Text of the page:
The National Football League (NFL) is a professional American football league composed of 32 teams divided equally between the National Football Conference (NFC) and the American Football Conference (AFC). The highest level of professional football in the world, the NFL runs a 17-week regular season from the week after Labor Day to the week after Christmas, with each team playing sixteen games and having one bye week. Out of the league's 32 teams, six (four division winners and two wild-card teams) from each conference compete in the NFL playoffs, a single-elimination tournament culminating in the Super Bowl, played between the champions of the NFC and AFC. The champions of the Super Bowl are awarded the Vince Lombardi Trophy; various other awards exist to recognize individual players and coaches. Most games are played on Sunday afternoons; some games are also played on Mondays and Thursdays during the regular season. There are games on Saturdays during the last few weeks of the regular season and the first two playoff weekends.
The NFL was formed on August 20, 1920, as the American Professional Football Conference; the league changed its name to the American Professional Football Association (APFA) on September 17, 1920, and changed its name to the National Football League on June 24, 1922, after spending the 1920 and 1921 seasons as the APFA. In 1966, the NFL agreed to merge with the rival American Football League (AFL), effective 1970; the first Super Bowl was held at the end of that same season in January 1967. Today, the NFL has the highest average attendance (67,591) of any professional sports league in the world and is the most popular sports league in the United States. The Super Bowl is among the biggest club sporting events in the world and individual Super Bowl games account for many of the most-watched programs in American history. At the corporate level, the NFL is an nonprofit 501(c)(6) association. The NFL's executive officer is the commissioner, who has broad authority in governing the league.
There is no single national governing body for American football in the United States or a continental governing body for North America. There is an international governing body, the International Federation of American Football, or IFAF, but it does not have much influence in American football in the United States. American football is the most popular sport in the United States, but does not get as much recognition around the world.
The National Football League regular season begins the weekend after Labor Day and ends in December or early January. It consists of 256 games, where each team plays 16 games during a 17-week period. Traditionally, the majority of each week's games are played on Sunday afternoon, with weekly games on Sunday night and Monday night, and occasional games on Thursday night or Saturday.
Super Bowl XL was an American football game between the National Football Conference (NFC) champion Seattle Seahawks and the American Football Conference (AFC) champion Pittsburgh Steelers to decide the National Football League (NFL) champion for the 2005 season. The Steelers defeated the Seahawks by the score of 21–10. The game was played on February 5, 2006, at Ford Field in Detroit, Michigan.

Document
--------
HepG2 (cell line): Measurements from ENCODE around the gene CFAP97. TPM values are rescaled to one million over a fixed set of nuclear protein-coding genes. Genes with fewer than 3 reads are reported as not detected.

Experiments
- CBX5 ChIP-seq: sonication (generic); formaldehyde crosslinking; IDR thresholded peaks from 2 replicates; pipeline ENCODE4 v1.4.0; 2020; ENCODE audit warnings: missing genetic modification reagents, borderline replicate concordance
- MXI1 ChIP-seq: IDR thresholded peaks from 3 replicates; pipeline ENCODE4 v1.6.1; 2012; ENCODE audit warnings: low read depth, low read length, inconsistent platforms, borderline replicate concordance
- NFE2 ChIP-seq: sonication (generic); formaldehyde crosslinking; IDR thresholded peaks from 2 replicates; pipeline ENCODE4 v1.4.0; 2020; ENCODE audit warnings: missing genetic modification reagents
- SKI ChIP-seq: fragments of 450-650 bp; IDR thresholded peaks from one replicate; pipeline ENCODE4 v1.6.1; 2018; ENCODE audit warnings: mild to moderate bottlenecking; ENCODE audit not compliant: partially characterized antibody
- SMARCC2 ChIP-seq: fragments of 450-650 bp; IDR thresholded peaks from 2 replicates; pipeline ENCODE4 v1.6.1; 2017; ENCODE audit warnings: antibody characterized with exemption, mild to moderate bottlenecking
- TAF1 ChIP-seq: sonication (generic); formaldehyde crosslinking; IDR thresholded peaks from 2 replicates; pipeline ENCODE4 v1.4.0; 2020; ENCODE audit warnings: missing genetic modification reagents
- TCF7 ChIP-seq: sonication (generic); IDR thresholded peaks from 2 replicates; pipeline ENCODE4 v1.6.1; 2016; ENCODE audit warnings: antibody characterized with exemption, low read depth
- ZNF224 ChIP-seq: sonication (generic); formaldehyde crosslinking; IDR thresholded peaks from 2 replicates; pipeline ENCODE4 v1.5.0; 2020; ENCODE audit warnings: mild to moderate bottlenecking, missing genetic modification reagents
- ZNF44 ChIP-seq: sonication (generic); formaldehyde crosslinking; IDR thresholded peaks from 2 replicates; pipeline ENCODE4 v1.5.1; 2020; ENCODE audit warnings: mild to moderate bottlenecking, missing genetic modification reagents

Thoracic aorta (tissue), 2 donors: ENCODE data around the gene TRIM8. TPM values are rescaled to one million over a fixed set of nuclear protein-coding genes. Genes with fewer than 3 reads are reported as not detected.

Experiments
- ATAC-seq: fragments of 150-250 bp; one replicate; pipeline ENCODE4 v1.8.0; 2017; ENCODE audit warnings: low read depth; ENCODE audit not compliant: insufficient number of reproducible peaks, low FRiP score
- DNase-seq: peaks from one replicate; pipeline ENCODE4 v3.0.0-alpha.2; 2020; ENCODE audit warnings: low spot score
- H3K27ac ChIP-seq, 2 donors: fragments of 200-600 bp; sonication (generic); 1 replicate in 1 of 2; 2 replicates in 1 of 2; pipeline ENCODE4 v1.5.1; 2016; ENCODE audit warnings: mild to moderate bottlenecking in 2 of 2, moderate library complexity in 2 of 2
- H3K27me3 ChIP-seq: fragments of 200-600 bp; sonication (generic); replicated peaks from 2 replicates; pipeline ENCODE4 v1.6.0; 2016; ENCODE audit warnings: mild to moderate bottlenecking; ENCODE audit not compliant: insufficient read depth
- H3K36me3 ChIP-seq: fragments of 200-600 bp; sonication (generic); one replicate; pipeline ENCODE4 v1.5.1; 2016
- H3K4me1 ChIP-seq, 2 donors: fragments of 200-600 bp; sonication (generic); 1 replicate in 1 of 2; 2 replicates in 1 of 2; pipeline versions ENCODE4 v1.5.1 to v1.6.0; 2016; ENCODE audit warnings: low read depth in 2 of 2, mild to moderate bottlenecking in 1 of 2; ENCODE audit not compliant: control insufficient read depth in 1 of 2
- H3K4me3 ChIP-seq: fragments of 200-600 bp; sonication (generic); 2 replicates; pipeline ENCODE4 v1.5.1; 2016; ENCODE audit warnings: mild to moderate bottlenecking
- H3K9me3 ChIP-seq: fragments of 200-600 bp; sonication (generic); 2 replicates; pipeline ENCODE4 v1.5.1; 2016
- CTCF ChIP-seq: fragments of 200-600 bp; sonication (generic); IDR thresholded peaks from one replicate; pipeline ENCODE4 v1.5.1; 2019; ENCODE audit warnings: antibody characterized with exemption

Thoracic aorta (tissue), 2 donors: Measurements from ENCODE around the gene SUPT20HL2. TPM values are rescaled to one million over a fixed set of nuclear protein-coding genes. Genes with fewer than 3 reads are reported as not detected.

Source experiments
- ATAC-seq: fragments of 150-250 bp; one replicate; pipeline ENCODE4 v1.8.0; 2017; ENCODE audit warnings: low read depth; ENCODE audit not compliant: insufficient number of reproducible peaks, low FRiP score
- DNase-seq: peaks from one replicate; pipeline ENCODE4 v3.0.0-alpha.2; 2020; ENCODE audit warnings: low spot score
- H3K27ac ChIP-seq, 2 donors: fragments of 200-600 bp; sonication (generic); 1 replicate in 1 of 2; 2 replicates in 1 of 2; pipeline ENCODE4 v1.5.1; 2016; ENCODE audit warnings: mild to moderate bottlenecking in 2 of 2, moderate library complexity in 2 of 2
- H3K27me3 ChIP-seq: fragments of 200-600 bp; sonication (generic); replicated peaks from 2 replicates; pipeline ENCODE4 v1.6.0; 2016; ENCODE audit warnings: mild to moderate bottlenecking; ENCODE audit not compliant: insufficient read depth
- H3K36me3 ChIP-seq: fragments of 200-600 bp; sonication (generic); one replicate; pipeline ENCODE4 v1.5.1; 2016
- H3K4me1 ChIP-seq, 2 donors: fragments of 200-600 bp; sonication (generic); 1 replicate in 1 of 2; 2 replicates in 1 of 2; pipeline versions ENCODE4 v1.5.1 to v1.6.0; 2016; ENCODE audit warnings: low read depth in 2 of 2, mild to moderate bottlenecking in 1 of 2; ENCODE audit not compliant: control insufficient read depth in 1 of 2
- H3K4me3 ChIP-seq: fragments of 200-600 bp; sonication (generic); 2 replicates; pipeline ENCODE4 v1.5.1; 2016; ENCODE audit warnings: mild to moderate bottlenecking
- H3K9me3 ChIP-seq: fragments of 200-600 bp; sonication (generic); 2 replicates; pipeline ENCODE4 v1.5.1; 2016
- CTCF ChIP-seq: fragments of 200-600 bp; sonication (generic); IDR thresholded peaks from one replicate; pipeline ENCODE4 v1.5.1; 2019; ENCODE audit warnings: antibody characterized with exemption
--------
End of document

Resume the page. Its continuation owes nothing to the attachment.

With the win, the Steelers joined the San Francisco 49ers and the Dallas Cowboys as the only franchises to have won five Super Bowls. Pittsburgh, who finished the regular season with an 11–5 record, also became the fourth wild card team, the third in nine years, and the first ever #6 seed in the NFL playoffs, to win a Super Bowl. The Seahawks, on the other hand, in their 30th season, were making their first ever Super Bowl appearance after posting an NFC-best 13–3 regular season record.
National Football League (1976–present)
College Navy, Action Green, Wolf Grey, White
National Football League (1933–present)
Black, Gold, White
Super Bowl X was an American football game between the National Football Conference (NFC) champion Dallas Cowboys and the American Football Conference (AFC) champion Pittsburgh Steelers to decide the National Football League (NFL) champion for the 1975 season. The Steelers defeated the Cowboys by the score of 21–17 to win their second consecutive Super Bowl. They are the third team to win back-to-back Super Bowls since Miami Dolphins in Super Bowls VII and VIII, and the Green Bay Packers in Super Bowls I and II.
The game was played at the Orange Bowl in Miami, Florida, on January 18, 1976, one of the first major national events of the United States Bicentennial year. Both the pre-game and halftime show celebrated the Bicentennial, while players on both teams wore special patches on their jerseys with the Bicentennial logo.
The Super Bowl is the annual championship game of the National Football League (NFL), the highest level of professional American football in the United States, culminating a season that begins in the late summer of the previous calendar year. The Super Bowl uses Roman numerals to identify each game, rather than the year in which it is held. For example, Super Bowl I was played on January 15, 1967, following the 1966 regular season, while Super Bowl XLVII was played on February 3, 2013, following the 2012 season.
The game was created as part of a merger agreement between the NFL and its then-rival league, the American Football League (AFL). It was agreed that the two leagues' champion teams would play in the AFL–NFL World Championship Game until the merger was to officially begin in 1970. After the merger, each league was redesignated as a "conference", and the game was then played between the conference champions. Currently, the National Football Conference (NFC) leads the league with 25 wins to 22 wins for the American Football Conference (AFC). The Pittsburgh Steelers hold the record for Super Bowl victories with six.